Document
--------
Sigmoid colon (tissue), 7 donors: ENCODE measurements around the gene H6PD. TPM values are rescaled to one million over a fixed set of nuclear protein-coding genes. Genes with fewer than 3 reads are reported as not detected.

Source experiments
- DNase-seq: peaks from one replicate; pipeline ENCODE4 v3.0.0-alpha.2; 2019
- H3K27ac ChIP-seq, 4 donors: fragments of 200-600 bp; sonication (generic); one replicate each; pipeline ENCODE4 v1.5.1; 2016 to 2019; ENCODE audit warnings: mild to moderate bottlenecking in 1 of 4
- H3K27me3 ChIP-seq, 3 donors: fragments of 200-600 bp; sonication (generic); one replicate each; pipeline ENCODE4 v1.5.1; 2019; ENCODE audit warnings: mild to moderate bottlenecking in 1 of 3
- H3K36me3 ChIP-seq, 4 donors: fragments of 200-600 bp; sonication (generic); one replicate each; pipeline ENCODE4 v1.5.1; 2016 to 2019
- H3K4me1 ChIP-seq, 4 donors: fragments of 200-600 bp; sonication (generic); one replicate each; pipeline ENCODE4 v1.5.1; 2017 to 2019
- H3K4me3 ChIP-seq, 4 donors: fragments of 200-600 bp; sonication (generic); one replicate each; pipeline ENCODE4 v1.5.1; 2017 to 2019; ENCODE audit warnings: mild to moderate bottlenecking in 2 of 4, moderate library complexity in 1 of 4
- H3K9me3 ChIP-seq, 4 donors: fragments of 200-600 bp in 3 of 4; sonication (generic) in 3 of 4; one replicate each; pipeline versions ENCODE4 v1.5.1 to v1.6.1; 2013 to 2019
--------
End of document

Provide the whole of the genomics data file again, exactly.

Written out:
Sigmoid colon (tissue), 7 donors: ENCODE measurements around the gene H6PD. TPM values are rescaled to one million over a fixed set of nuclear protein-coding genes. Genes with fewer than 3 reads are reported as not detected.

Source experiments
- DNase-seq: peaks from one replicate; pipeline ENCODE4 v3.0.0-alpha.2; 2019
- H3K27ac ChIP-seq, 4 donors: fragments of 200-600 bp; sonication (generic); one replicate each; pipeline ENCODE4 v1.5.1; 2016 to 2019; ENCODE audit warnings: mild to moderate bottlenecking in 1 of 4
- H3K27me3 ChIP-seq, 3 donors: fragments of 200-600 bp; sonication (generic); one replicate each; pipeline ENCODE4 v1.5.1; 2019; ENCODE audit warnings: mild to moderate bottlenecking in 1 of 3
- H3K36me3 ChIP-seq, 4 donors: fragments of 200-600 bp; sonication (generic); one replicate each; pipeline ENCODE4 v1.5.1; 2016 to 2019
- H3K4me1 ChIP-seq, 4 donors: fragments of 200-600 bp; sonication (generic); one replicate each; pipeline ENCODE4 v1.5.1; 2017 to 2019
- H3K4me3 ChIP-seq, 4 donors: fragments of 200-600 bp; sonication (generic); one replicate each; pipeline ENCODE4 v1.5.1; 2017 to 2019; ENCODE audit warnings: mild to moderate bottlenecking in 2 of 4, moderate library complexity in 1 of 4
- H3K9me3 ChIP-seq, 4 donors: fragments of 200-600 bp in 3 of 4; sonication (generic) in 3 of 4; one replicate each; pipeline versions ENCODE4 v1.5.1 to v1.6.1; 2013 to 2019